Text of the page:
Lief O’Neill, a 9-year-old Monroe boy who is severely autistic but also highly communicative, came within hours of dying in late November after being denied a heart transplant in Oregon due to his disability. But doctors at Stanford’s Lucille Packard Children’s Hospital heard of his plight and agreed to do a surgical procedure that will hopefully keep him alive until a suitable heart can be found. He was flown from Doernbecher Children’s Hospital in Portland to Palo Alto and had the surgery Dec. 4.
Finding a donor heart could take months, says family friend and former Eugene neighbor Carole Biondello.
“Through the dedication of his parents, Lief has learned to communicate via computer,” Biondello says. “It was the key to unlock his world and for the first time, Lief was able to share just how much he knew. It was beyond profound, not only a huge milestone for Lief, but for all parents of kids with autism who didn’t believe it was possible.” One reason autistic children are reportedly denied organ transplants is because they are not always able to communicate and participate in their recovery.
Lief’s parents are Jessica (Sunshine) Bodey and Cyrus Parsons. The family owns Great Mist Trees, a pesticide-free Christmas tree farm in Monroe. While the family is at the bedside of Lief in California, volunteers have taken over tree sales in the parking lot of The Healthy Pet at 28th and Friendly in Eugene. A Facebook page called “Life for Lief” has been set up to keep family and friends up to date on his medical condition, and the next fundraiser for Lief will be a holiday bazaar and “Sensory Safe Santa” event (for kids with autism and special needs) from 10 am to 4 pm Saturday, Dec. 15, at the Boys and Girls Club, 1645 W. 22nd Ave. in Eugene.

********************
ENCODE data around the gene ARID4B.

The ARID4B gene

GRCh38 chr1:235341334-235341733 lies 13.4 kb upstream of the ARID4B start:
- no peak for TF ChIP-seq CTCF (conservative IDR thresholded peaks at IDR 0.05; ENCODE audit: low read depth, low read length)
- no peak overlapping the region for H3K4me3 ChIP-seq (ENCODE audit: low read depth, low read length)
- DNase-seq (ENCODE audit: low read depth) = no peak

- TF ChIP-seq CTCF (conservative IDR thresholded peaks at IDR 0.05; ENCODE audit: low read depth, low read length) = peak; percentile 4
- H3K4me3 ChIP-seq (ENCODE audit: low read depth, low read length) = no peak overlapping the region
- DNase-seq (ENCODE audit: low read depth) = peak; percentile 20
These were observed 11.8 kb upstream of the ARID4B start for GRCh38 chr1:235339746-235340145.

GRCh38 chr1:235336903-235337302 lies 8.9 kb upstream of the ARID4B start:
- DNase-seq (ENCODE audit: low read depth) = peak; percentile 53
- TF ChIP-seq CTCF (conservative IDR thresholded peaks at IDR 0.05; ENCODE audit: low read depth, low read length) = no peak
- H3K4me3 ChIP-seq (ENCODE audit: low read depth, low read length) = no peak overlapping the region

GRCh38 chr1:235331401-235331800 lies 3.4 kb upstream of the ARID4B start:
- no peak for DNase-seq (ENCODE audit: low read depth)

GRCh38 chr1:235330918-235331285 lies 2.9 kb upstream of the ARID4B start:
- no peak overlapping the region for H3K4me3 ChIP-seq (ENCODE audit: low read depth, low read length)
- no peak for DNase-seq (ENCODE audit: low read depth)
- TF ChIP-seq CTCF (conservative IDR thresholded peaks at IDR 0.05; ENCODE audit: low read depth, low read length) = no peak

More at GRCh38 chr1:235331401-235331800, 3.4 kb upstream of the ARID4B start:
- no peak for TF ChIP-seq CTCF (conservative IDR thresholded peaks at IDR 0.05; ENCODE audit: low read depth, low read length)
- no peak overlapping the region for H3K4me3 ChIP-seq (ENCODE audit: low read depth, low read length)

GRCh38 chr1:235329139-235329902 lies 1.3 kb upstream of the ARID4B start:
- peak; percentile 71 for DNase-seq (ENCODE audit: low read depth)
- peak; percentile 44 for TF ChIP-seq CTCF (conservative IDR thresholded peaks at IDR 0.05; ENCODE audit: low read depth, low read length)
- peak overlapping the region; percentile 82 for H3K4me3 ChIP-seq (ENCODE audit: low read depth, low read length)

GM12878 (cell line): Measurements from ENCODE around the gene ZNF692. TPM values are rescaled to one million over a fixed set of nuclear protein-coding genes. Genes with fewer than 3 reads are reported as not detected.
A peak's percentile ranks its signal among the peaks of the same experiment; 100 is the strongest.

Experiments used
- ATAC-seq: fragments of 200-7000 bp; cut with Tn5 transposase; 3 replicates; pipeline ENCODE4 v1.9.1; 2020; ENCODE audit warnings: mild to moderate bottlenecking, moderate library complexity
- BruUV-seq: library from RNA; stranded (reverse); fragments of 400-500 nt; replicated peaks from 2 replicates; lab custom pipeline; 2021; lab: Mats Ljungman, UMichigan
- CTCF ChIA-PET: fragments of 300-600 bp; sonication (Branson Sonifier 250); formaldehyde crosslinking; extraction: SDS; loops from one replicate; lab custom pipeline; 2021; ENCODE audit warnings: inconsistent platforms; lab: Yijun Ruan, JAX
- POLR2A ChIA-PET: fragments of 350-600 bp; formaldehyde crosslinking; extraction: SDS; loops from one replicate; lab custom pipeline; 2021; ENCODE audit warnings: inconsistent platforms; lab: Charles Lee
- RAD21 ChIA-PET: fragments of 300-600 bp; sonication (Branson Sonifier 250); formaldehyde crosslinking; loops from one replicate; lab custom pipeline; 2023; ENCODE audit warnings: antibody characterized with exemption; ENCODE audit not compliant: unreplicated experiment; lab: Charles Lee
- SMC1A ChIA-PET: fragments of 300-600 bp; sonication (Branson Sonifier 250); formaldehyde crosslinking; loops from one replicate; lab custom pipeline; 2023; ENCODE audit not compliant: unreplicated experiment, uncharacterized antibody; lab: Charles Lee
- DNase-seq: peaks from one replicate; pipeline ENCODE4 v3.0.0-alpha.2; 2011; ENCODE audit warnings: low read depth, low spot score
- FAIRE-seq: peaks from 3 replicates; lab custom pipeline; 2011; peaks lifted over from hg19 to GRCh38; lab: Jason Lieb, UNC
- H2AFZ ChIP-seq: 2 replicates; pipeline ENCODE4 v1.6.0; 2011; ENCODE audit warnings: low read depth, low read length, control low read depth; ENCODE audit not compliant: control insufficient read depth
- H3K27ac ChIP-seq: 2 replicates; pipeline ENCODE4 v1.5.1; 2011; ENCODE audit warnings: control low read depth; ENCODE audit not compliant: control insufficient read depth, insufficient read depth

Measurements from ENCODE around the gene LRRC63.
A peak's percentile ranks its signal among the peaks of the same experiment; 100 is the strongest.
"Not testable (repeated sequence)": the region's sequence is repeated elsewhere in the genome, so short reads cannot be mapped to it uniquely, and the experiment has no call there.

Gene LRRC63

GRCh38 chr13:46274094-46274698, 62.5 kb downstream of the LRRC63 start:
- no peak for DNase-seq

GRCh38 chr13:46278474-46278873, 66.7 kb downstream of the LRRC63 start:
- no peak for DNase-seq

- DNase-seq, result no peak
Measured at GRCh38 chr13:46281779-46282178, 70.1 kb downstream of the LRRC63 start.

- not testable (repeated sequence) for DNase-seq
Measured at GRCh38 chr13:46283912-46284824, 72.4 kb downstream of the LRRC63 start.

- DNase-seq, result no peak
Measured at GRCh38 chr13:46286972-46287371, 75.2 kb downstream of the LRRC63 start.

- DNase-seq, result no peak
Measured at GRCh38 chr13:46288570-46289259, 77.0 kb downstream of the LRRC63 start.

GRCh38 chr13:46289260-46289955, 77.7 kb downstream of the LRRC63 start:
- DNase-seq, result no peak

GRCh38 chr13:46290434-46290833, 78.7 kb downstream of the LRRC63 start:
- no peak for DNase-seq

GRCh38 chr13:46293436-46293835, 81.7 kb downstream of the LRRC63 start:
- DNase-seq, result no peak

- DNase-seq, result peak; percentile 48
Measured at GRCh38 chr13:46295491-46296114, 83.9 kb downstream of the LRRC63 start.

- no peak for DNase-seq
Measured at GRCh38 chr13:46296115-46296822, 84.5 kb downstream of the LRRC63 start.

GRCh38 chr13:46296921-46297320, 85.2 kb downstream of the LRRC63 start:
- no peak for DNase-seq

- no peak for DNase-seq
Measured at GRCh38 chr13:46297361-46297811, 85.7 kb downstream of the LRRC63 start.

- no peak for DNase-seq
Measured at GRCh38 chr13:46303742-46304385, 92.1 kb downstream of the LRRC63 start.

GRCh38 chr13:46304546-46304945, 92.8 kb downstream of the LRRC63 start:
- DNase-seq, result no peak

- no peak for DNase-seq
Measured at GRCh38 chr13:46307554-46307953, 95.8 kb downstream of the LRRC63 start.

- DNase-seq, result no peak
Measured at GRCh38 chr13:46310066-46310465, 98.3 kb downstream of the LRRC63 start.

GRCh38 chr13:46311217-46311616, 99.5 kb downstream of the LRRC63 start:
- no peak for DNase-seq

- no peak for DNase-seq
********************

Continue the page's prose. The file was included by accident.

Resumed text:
The family is getting support from A-Team, a nonprofit with about 300 members dedicated to children who are autistic and their families, says family friend Tiffany Mamalove, who is overseeing the tree sales from her wheelchair. Mamalove is herself the mother of three children with autism. “The donations have been amazing,” she says, “coming from all over the area.” Various fundraisers so far have generated about $13,000.